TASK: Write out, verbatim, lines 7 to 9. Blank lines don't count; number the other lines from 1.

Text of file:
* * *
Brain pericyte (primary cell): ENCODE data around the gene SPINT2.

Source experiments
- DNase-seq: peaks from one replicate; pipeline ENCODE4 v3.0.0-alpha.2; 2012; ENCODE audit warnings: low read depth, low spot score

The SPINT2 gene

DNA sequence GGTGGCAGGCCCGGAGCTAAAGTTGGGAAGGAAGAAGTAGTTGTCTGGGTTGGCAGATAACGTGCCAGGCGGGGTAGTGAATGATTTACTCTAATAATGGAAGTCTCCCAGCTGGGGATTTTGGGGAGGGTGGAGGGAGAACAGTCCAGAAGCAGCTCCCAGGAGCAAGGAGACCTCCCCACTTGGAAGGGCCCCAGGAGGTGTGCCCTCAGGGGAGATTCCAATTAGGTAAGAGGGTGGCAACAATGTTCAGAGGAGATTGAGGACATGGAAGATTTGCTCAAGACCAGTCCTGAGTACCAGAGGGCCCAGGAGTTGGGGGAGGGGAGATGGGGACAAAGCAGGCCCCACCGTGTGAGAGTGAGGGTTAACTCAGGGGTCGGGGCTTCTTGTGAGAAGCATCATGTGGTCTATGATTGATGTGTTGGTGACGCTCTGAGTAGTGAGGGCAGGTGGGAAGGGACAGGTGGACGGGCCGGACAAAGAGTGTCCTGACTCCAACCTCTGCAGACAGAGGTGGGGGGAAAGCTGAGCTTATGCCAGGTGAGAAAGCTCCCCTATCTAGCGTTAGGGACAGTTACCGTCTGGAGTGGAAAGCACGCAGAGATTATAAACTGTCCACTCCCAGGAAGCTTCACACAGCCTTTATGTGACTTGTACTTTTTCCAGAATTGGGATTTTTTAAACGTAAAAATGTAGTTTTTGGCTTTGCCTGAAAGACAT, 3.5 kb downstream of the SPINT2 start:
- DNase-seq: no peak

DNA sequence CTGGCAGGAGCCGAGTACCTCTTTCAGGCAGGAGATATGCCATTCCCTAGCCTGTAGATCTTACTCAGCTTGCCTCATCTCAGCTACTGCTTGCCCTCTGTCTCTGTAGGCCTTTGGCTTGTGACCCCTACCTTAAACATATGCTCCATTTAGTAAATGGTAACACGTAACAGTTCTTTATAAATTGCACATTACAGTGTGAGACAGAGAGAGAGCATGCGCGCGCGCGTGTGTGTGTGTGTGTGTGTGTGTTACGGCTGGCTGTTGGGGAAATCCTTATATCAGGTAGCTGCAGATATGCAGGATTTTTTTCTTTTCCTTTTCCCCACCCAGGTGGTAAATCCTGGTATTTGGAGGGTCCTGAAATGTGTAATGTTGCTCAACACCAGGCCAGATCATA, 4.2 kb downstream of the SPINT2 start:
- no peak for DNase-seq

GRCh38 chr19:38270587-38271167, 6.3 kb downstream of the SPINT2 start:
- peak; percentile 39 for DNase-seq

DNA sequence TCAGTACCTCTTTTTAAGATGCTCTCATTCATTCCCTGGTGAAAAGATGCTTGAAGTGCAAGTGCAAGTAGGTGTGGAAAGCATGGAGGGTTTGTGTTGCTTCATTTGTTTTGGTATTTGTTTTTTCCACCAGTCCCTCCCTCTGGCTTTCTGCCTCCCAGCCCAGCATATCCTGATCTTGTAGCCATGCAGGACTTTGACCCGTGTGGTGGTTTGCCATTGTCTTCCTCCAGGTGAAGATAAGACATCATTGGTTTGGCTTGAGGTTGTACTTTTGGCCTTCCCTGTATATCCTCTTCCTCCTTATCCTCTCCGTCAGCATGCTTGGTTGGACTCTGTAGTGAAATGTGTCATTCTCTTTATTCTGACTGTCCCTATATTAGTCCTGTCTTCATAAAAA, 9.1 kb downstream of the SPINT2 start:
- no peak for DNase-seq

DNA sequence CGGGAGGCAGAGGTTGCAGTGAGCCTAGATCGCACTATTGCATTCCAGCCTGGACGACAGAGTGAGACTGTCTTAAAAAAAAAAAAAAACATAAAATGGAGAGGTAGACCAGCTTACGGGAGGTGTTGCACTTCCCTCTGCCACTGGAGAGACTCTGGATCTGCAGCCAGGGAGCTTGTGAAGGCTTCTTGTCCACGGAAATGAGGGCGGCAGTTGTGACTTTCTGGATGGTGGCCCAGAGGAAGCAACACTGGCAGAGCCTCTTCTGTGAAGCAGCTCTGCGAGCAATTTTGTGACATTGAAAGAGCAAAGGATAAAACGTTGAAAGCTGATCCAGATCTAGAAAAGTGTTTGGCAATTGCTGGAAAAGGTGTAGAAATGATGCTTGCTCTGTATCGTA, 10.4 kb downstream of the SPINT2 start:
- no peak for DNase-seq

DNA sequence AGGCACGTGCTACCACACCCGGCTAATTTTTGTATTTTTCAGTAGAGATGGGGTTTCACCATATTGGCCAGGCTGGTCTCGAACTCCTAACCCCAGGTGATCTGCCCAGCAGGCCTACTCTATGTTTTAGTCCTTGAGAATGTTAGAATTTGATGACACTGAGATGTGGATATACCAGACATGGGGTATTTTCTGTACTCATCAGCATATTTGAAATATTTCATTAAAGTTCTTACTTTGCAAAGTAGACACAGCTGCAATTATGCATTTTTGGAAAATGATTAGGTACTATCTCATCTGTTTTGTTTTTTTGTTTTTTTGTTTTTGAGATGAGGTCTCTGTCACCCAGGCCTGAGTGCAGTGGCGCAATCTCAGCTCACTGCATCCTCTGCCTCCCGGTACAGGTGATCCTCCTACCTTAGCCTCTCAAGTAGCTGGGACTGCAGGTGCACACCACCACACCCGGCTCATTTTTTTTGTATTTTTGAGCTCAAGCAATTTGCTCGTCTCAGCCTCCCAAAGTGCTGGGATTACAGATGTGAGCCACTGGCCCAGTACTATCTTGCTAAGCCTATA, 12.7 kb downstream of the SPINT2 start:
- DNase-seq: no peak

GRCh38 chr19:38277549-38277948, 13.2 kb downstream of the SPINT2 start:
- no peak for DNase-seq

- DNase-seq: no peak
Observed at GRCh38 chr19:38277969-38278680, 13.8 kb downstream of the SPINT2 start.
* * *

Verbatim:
DNA sequence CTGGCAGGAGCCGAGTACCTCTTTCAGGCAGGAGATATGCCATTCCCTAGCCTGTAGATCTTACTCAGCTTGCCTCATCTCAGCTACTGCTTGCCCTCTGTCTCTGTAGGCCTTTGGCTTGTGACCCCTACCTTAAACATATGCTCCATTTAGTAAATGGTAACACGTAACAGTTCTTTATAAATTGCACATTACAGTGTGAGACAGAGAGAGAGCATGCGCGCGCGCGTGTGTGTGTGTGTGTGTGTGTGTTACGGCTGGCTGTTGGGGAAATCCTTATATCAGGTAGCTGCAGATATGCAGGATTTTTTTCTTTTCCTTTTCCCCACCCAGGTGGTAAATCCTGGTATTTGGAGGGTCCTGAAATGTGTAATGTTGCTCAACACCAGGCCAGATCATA, 4.2 kb downstream of the SPINT2 start:
- no peak for DNase-seq

GRCh38 chr19:38270587-38271167, 6.3 kb downstream of the SPINT2 start: